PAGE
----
Michael Stafford, 11/8/2011 [Archive]

Our 'Horrible Legacy'

Our 'Horrible Legacy'

By Michael Stafford

Reducing the greenhouse gas emissions driving global climate change isn't a top priority for many voters this election cycle, and the politicians have noticed. With the notable exception of Jon Huntsman, and, on his better days, Mitt Romney, the entire Republican presidential field denies that climate change is even occurring. Indeed, denial has become part of the conservative ideological creed- a prerequisite for membership in the tribe.Meanwhile, President Obama has done nothing to indicate that reducing emissions and combating climate change are top priorities for him either.

This is a tragedy.Our failure to muster the political will to curb emissions while there's still time condemns future generations to life in a world best described by author Joe Romm as "hell and high water."

The enormity of our failure is highlighted by data recently released by the U.S. Department of Energy.Globally, efforts to reduce greenhouse gas emissions have completely failed.Instead, emissions have grown so dramatically over the past several years that they now exceed the worst-case scenarios contemplated in the 2007 Intergovernmental Panel on Climate Change report.In the words of Prof. Granger Morgan, this data is "dismaying... We are building up a horrible legacy for our children and grandchildren."

The rough contours of Morgan's "horrible legacy" are already apparent.As Steve Zwick at Forbes has observed, "our economy is changing our climate in dangerous ways."

How dangerous?

Globally, we are already witnessing more extreme weather events.This is particularly obvious in Australia, which offers a disturbing preview of what is in store for the rest of the world.It has been ravaged by drought, floods, and fires- all of which are occurring due to changing weather patterns.A warming, and increasingly acidic, ocean is also destroying one of Australia's natural treasures- the Great Barrier Reef.

And we can expect more of the same in the future.As Romm has noted, our failure to reduce carbon emissions will lead to higher temperatures, drought and desertification, more severe storms, sea level rise, and despeciation.

Just how hot will it get?According to Romm, "by century's end, extreme temperatures of up to 122 degrees would threaten most of the central, southern, and western U.S.Even worse, Houston and Washington, DC could experience temperatures exceeding 98 degrees for some 60 days a year. Much of Arizona would be subjected to temperatures of 105 degrees or more for 98 days out of the year — 14 full weeks." Significantly, these projections are not based on the worst-case emissions scenarios.

Moreover, these changes will be long-lasting, cascading far forward into the future.Indeed, according to a 2009 report by NOAA, "changes in surface temperature, rainfall, and sea level [will be] largely irreversible for more than 1,000 years."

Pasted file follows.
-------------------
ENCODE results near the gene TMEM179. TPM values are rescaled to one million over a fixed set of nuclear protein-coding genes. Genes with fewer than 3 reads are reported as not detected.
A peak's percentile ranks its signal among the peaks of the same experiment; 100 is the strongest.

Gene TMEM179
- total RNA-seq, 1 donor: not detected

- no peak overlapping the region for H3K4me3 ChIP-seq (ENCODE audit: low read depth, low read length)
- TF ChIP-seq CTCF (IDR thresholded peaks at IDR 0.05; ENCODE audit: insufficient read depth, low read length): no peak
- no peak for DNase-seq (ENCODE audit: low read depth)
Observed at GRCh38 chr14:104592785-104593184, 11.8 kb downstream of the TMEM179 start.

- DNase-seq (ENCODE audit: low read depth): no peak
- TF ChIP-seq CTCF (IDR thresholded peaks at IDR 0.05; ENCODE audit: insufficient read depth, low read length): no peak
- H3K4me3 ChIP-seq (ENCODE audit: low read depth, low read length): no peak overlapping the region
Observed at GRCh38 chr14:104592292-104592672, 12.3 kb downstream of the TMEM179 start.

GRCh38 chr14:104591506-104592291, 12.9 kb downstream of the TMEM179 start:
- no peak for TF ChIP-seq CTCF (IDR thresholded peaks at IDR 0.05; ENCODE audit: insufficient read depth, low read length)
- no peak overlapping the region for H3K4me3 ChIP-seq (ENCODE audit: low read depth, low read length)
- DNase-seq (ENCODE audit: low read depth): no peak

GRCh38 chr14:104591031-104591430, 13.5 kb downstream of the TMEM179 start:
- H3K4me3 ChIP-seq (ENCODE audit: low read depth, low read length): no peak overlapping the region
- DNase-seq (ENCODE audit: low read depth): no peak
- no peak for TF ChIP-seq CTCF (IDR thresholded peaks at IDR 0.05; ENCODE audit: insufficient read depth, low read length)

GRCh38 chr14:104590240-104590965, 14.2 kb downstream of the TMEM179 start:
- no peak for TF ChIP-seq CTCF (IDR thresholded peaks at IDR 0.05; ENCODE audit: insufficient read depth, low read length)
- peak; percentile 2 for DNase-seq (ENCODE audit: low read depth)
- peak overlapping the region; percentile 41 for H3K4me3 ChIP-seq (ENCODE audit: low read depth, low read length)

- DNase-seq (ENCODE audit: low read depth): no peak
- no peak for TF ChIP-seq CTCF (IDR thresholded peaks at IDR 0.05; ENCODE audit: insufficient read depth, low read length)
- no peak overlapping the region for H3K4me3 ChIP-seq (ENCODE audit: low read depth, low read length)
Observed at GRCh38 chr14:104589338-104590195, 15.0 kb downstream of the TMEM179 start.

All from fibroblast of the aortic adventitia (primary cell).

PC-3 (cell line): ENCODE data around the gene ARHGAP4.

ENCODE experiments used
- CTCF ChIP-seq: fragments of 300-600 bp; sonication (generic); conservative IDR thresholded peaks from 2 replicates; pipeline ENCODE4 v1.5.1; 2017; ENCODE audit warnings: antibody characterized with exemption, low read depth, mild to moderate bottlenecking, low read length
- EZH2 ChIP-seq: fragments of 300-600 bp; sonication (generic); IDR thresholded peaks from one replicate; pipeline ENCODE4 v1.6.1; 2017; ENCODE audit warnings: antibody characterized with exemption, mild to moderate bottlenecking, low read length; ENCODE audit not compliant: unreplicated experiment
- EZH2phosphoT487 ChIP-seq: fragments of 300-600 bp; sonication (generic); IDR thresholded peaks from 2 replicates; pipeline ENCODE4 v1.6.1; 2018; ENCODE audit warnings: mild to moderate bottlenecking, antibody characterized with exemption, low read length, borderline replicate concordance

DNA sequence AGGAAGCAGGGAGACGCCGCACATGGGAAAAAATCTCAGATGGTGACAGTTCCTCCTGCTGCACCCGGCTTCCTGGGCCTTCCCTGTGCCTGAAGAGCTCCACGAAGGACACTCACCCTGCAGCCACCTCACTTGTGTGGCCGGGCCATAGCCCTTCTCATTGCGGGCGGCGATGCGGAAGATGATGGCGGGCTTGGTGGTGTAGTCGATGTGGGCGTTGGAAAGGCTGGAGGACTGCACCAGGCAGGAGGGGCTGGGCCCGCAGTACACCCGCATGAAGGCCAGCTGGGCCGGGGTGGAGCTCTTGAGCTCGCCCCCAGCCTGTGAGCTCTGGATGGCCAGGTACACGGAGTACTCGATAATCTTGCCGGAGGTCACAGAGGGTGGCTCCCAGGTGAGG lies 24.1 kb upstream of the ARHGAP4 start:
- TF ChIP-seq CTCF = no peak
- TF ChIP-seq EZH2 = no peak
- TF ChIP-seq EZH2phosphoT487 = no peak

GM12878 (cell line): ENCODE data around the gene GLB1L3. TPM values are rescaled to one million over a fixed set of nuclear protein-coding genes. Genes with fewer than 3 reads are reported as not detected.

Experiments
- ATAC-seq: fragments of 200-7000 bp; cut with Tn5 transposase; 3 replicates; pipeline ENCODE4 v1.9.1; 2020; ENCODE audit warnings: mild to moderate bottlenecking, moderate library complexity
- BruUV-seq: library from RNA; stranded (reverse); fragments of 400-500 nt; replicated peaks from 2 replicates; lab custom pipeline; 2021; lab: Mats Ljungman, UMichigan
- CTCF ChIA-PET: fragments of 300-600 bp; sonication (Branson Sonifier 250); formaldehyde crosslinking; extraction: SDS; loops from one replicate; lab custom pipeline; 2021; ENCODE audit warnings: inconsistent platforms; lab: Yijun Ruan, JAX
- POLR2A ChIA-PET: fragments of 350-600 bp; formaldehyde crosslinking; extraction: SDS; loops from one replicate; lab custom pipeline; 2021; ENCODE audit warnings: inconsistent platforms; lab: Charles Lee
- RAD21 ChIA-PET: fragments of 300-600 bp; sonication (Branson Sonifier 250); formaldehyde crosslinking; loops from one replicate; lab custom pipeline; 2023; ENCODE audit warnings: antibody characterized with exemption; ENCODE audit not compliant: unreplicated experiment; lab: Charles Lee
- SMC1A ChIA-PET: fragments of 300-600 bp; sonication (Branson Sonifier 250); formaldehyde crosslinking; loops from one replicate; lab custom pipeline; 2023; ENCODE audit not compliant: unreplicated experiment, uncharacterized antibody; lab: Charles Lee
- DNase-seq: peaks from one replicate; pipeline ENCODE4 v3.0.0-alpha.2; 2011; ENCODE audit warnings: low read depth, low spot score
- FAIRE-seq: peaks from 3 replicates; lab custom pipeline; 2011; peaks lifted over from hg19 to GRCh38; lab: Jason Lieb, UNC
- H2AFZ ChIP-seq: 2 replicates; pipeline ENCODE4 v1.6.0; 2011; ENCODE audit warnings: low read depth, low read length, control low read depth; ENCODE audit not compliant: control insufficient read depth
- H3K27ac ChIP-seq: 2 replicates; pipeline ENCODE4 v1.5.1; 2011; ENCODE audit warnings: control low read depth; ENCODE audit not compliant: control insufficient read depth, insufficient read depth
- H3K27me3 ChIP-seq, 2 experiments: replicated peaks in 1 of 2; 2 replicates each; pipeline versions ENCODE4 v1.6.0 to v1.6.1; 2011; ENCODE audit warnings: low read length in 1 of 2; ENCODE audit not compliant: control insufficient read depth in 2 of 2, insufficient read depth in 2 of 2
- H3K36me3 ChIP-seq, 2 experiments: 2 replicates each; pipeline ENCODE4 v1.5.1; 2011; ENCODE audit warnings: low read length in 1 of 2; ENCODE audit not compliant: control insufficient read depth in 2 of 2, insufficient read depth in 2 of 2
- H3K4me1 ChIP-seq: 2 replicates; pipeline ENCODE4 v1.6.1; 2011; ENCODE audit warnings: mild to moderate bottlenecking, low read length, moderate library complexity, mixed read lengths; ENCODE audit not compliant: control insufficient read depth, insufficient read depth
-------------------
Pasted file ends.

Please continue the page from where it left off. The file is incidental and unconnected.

What this all means, from a practical standpoint, is that, in the words of an upcoming new report that will be released shortly by the Intergovernmental Panel on Climate Change, large swaths of the world will become "increasingly marginal places to live," and will remain so for a very long time.

In the face of such difficult, frightening, facts, it is psychologically comforting to retreat into denial and doubt.

However, with the release of the Berkeley Earth Surface Temperature (BEST) Study confirming previously reported surface temperature data- a study partially funded by the Koch brothers and conducted by Richard Muller, a leading climate skeptic- it is now clear that global warming is real.And although the BEST study is silent as to its causes, we can say, with a great deal of confidence, based on a large body of peer-reviewed literature, that greenhouse gas emissions play a key role in this process.As such, we've reached the point where honest skepticism is becoming untenable.Skepticism, after all, connotes a good faith engagement with reality, intellectual honesty, and openness to the truth that is singularly lacking among the ranks of the deniers.

Is there still time to reduce emissions enough to stop, or at least mitigate, the worst effects of climate change? We'll never know, unless we try.And when I look at my children, I'm convinced the future is worth the effort. Because if we do nothing, then the bleached-white skeletons of the coral in what was once a flourishing paradise along the Great Barrier Reef will be a lasting monument to our narcissism; the barren dead-scape, our perfect legacy.And in that desert of our own creation, those we have condemned will surely curse our memory, and mourn.

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©Copyright 2011 Michael Stafford, distributed exclusively by Cagle Cartoons newspaper syndicate.

Michael Stafford is a former Republican Party officer and the author of "An Upward Calling." Michael can be reached at anupwardcalling@yahoo.com

This column has been edited by the author. Representations of fact and opinions are solely those of the author.



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